Ph.D. Octopus

Politics, media, music, capitalism, scholarship, and ephemera since 2010

How Historians Mess Things Up…

with one comment

There is an enduring, and completely incorrect, myth that Ralph Waldo Emerson was so personally bigoted against African-Americans that he secretly excluded Frederick Douglass from the Town and Country Club, a prestigious intellectual society that Emerson helped lead. I’ve heard this in person from respected scholars and the claim has appeared in a number of scholarly sources, including Peter Conn’s overview of American literary history and William McFeeley’s influential biography of Frederick Douglass.

I find the story fascinating because it demonstrates two important things about historians. First, it is a textbook example of how sloppy writing can create and disseminate false facts. Second, it shows how falsehoods, even after having been conclusively proven wrong, can continue to spread, because they resonate with people for particular ideological and historical reasons.

    The Story

In 1849, James Russell Lowell, the poet and abolitionist, attempted to get Frederick Douglass voted in as a member of the prestigious Town and Country Club- a Transcendentalist debating society and literary club. There appears to never have been an election, and Douglass was never admitted. Lowell fumed that he was “an unfit companion for people too good to associate with” Douglass. In a letter to Thomas Wentworth Higginson, Lowell hinted that Emerson was among those who opposed Douglass. “If I am not mistaken, Emerson would have blackballed him, had it been put to a vote,” Lowell wrote.

And yet Lowell appears to have only been speculating in this letter, or at best, admonishing Emerson for his lack of integrationist zeal. Lowell by no means believed that Emerson was organizing the opposition to Douglass. And on top of this, Lowell was likely wrong. In an earlier meeting Emerson had been quite clear that race should be no factor in admittance, arguing that, “Certainly, if any distinction be made, let it be in the colored man’s favor.”

    Historians mess it all up

So the matter stood for a hundred years, until Martin Duberman wrote a biography of Lowell in 1966. Duberman (one of the great historians of the last 50 years) wrote that “opposition developed to Douglass’ admittance, and Lowell was astonished at the quarter from which it came. For it was Emerson, at least so Lowell believed, who would have blackballed Douglass had the matter been put to a vote.” Duberman was being completely accurate, though his phrasing (which switches from what happened-opposition developed- to what Lowell believed about Emerson, all while using the conditional) was artless and open to misinterpretation.

Then, in 1991, William McFeely published his magisterial biography of Frederick Douglass. Citing Duberman’s book, he wrote that “Emerson ‘black-balled’ the black abolitionist, who, presumably, was never told about the matter.” All of a sudden, Lowell’s speculation about a hypothetical, has turned into a past-tense declaration of fact. McFeely, it appears, misread Duberman’s (admittedly) awkward description.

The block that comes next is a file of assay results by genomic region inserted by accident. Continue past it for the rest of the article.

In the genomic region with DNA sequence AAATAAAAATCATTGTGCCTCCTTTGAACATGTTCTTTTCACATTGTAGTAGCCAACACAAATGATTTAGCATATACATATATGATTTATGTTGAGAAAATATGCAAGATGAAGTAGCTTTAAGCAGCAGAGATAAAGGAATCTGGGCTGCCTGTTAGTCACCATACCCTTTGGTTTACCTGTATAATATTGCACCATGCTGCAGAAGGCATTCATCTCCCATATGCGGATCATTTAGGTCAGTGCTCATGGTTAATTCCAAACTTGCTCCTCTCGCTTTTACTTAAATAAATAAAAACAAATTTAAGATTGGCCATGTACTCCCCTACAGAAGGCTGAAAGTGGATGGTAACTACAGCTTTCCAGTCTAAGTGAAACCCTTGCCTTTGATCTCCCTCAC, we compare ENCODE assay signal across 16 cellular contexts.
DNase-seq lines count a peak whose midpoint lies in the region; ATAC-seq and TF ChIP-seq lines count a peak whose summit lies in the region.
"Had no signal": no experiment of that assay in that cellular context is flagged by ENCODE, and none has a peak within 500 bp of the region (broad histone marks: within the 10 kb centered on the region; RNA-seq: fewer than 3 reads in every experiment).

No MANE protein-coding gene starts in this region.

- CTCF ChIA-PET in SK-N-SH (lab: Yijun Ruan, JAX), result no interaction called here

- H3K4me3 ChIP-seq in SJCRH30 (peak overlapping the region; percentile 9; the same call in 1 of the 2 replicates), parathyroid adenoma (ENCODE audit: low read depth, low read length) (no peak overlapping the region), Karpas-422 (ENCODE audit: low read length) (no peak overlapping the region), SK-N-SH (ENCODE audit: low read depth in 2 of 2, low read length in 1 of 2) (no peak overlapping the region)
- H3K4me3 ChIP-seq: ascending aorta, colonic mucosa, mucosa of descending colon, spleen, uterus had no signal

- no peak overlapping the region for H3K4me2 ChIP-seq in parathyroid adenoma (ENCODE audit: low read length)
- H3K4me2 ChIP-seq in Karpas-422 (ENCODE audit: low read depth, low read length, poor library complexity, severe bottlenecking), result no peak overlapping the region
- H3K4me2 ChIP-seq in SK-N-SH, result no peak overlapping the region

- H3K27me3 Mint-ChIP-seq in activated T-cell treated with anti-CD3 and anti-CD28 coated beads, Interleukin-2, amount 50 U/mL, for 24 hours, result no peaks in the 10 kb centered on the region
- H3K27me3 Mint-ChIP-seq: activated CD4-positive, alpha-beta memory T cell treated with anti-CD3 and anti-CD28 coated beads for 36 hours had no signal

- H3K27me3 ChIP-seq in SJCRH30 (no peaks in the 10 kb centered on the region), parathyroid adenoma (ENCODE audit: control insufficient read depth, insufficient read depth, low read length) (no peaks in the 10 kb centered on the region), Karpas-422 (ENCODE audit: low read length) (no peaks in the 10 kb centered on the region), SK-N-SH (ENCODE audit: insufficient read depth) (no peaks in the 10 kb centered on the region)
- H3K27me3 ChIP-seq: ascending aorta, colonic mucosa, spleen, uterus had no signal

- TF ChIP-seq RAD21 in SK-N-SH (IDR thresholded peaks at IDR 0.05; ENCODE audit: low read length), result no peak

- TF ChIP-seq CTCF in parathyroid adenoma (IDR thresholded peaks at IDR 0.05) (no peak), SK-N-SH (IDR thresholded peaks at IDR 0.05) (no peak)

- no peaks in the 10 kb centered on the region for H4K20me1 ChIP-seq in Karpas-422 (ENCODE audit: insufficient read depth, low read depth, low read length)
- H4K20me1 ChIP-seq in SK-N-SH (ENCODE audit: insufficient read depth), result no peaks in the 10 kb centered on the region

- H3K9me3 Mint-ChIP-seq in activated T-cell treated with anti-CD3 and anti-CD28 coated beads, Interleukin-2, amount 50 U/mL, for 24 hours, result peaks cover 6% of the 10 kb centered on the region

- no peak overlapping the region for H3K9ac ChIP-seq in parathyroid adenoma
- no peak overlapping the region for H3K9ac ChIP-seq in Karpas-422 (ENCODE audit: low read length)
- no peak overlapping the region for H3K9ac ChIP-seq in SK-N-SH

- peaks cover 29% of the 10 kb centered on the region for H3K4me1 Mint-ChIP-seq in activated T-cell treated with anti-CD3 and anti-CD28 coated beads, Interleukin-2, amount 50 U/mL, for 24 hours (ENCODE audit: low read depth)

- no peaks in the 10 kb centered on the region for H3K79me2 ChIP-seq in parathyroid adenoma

And so… a vague letter by Lowell was described poorly by Duberman in a book which was then cited by McFeely. The result is a historical smear against Emerson that continues to the day.

So point number one: don’t be a bad writer!

There is more though. Having been corrected (see this 1992 article) the idea should have died away. But it didn’t. For instance, in 2008 a review in the New York Times claimed that “Emerson could squirm at the idea of Frederick Douglass joining the Town and Country Club.”

I think that this particular myth about Emerson was and is popular because it fits in well with the narrative that social historians of a particular generation liked to tell themselves. In essence, they justified the move away from intellectual and political history because they considered such history elitist, dominated by dead white elite men. This particular story, which seemed to prove the racism of one of the most famous of those intellectuals, fit in well with the assumptions that underlay the careers of a generation of scholars who largely ignored people like Emerson in favor of people like Douglass.

Now, I happen to agree wholeheartedly with the impulse behind this move- American history has become a much better discipline as its become more democratic. And as a rule, white elites of the 19th century were racist bastards (just probably not Emerson). I guess the point is that all ideologies – conservative and liberal, radical and reactionary – tend to encourage people to believe particular narratives and interpretations, and all too often make us unthinkingly accept certain things as facts.


Written by Peter Wirzbicki

March 8, 2010 at 00:35

One Response

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  1. This was fascinating – thank you. I love looking into some of the assumptions we make about history, finding their origins, and challenging them (or, in this case, trying to put them to rest).

    Rob V

    March 10, 2010 at 23:48

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